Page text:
The ATO’s latest tactical approach involves clamping down on SMSF trustees who shift their assets around before selling them to sidestep capital gains tax.
To do so, the ATO has stated that from July 2014, SMSF trustees will have to attain an actuarial certificate to claim the pension income-tax exemption, or wholly segregate their SMSF assets into those that are in the accumulation phase and those that bear liability for their current pension.
Otherwise, in the event that trustees fail to do so, the consequences can result in the ATO pursuing them under tax avoidance provisions.
Under the current scheme, SMSF assets that are used to pay out pensions are tax-exempt; while assets that don’t currently have any pension liability still incur capital gains tax.
A pertinent concern that the ATO has highlighted relates to trustees moving assets from the accumulation to the pension stage before selling the relevant asset to avoid capital gains tax.
“If an asset is purported to be segregated [i.e. claimed to be in the pension phase and thus tax-exempt] shortly before disposal, and then disposed of in circumstances where a capital gain is claimed to be exempt income, it will be a question of…whether it was invested or otherwise being dealt with for the sole purpose of enabling the fund to discharge liabilities in respect of superannuation income stream benefits,” the ATO’s draft ruling stated.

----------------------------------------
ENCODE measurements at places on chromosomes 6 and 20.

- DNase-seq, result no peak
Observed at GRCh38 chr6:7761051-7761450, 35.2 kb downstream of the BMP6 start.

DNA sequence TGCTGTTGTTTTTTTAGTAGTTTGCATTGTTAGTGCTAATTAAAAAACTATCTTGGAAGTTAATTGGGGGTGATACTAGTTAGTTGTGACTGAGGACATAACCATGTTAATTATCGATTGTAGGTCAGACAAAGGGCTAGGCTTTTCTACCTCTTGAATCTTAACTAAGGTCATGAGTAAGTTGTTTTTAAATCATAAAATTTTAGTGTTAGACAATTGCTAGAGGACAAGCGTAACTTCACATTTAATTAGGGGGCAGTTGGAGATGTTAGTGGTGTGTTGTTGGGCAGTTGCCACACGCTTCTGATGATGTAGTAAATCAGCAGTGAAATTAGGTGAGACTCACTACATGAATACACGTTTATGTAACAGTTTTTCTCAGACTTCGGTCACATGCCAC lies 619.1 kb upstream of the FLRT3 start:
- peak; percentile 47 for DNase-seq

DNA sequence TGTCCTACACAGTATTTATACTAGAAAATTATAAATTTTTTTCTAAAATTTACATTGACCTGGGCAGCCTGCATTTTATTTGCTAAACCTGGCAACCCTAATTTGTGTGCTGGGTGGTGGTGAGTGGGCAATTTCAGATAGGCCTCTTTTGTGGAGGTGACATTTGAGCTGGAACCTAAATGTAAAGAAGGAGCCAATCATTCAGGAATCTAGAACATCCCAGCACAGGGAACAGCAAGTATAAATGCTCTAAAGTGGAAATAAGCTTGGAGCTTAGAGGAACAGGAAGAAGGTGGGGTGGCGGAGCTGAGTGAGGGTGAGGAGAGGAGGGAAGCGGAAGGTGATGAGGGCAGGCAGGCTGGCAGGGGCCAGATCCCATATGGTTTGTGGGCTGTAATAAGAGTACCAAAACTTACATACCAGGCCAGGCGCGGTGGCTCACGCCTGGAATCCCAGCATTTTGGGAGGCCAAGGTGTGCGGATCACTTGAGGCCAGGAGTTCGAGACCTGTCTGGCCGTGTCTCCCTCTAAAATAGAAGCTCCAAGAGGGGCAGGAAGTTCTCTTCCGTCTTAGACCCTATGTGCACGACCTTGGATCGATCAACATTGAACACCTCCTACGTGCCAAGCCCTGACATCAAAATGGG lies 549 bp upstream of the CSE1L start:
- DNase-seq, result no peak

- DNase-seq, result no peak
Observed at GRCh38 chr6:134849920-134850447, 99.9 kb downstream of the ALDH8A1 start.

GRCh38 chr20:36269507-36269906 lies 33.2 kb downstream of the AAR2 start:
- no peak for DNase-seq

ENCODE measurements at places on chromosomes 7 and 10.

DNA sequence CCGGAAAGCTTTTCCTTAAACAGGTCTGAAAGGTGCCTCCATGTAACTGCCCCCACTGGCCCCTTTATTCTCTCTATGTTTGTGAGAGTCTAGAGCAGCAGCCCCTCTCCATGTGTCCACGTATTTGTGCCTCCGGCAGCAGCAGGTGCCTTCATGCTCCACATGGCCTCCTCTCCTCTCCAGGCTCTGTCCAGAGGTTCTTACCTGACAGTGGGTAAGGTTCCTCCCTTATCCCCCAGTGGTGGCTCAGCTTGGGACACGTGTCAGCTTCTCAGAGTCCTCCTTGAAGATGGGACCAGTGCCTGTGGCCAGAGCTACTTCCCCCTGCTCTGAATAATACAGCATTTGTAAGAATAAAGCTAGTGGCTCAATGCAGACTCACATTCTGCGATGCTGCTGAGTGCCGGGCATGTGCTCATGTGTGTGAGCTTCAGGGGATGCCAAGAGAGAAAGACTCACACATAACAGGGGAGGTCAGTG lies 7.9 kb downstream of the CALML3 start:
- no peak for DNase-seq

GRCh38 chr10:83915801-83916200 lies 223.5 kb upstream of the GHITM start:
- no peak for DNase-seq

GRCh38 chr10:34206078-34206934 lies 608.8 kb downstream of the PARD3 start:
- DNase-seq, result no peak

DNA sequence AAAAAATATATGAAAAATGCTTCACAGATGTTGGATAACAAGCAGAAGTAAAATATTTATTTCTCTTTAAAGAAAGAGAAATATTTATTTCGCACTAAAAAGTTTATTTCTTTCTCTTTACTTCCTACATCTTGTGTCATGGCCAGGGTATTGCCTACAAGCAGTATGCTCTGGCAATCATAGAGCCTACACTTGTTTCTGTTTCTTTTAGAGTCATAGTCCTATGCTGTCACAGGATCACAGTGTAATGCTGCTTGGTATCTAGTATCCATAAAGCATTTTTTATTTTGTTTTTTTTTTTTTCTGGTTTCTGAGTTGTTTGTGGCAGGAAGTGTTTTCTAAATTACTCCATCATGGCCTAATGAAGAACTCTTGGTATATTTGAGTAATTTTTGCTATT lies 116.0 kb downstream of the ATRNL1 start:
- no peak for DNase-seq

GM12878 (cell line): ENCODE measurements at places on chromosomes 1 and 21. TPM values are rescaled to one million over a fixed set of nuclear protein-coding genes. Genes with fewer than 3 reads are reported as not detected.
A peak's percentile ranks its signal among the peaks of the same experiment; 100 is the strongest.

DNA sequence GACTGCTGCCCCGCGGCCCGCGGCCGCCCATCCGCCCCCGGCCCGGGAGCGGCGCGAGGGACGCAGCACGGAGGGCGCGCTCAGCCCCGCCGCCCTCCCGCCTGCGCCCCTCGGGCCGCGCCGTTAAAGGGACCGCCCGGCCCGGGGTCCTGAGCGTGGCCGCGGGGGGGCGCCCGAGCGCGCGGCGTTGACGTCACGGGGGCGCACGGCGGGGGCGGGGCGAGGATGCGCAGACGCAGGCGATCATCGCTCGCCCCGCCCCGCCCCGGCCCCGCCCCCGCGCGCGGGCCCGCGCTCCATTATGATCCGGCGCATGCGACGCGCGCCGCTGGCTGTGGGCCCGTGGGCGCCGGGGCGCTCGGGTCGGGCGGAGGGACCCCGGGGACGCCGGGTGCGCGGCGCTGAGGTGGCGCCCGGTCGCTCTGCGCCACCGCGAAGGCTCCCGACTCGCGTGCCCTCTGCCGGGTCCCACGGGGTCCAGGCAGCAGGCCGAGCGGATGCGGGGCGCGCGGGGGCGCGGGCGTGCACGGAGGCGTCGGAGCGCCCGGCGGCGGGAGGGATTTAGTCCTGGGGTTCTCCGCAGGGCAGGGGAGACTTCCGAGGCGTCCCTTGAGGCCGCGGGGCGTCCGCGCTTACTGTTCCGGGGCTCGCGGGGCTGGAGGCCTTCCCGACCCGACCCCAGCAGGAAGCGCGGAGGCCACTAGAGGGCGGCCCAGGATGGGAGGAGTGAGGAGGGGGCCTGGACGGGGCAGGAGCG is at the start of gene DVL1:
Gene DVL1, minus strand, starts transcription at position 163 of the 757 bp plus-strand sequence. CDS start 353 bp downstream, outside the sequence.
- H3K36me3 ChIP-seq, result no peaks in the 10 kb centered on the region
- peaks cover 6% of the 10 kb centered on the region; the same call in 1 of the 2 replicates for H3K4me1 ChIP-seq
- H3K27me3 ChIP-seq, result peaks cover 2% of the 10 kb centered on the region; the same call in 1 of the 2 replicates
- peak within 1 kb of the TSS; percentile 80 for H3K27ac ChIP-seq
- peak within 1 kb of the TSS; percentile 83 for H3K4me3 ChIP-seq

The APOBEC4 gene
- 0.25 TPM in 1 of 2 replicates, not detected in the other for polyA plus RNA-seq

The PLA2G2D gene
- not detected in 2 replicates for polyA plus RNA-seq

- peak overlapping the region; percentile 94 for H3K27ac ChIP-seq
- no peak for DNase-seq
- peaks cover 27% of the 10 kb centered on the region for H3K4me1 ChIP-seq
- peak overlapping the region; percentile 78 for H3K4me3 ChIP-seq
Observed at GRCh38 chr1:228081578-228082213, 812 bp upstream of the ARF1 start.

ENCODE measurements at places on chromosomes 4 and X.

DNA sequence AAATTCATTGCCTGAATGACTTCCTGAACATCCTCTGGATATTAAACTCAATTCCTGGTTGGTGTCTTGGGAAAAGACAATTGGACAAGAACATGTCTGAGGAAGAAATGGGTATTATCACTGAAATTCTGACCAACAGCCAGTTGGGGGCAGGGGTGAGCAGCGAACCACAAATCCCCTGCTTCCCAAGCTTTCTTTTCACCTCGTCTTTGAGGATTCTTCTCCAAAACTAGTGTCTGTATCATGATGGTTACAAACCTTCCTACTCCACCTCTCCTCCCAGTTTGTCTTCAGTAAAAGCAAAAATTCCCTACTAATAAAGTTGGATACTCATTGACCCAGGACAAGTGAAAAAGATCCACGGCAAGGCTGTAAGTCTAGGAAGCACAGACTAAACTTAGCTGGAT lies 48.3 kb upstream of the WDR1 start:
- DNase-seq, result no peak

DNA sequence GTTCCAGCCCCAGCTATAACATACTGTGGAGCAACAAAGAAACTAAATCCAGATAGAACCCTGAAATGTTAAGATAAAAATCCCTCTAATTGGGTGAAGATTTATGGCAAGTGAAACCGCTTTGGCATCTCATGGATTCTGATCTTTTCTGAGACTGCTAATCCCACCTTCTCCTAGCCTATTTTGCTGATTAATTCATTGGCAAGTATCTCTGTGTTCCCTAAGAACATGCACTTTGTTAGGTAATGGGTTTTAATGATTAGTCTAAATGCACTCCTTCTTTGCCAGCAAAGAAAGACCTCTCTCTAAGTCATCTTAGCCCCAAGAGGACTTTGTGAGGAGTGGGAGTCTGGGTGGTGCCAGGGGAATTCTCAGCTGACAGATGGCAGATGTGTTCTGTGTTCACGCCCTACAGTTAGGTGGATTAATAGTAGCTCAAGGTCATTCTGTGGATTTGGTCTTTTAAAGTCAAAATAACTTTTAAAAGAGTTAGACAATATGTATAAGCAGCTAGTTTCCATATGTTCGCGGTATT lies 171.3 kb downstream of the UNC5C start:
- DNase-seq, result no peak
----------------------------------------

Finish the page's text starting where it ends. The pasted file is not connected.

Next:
As most SMSF’s distribute pensions as well as accumulate superannuation, this ruling will have many far-reaching implications.
Basically what it all boils down to, is the ATO clamping down on whether or not trustees want their fund to be treated as a segregated fund; as if so, they need to ensure that their assets are wholly segregated.
One such example includes having a property within a self-managed superfund that is in the pension stage. Thus, a proportion of that property is tax-exempt and the rest is within the accumulation stage. For some trustees, they would say to simple treat this scenario as a segregated fund.
However, the ATO doesn’t think this suffices. If it’s a property, it either sits entirely within the pension pool or the fund is treated as an unsegregated fund. In that case, the trustee will need to obtain the relevant actuarial certificate to ascertain which parts are tax exempt and which parts are not. It is no longer acceptable to simply imply that the fund is segregated (when it’s not) in order to avoid the cost of an actuarial certificate.
Aside from property, other assets likely to be affected by the change are things like joint bank accounts.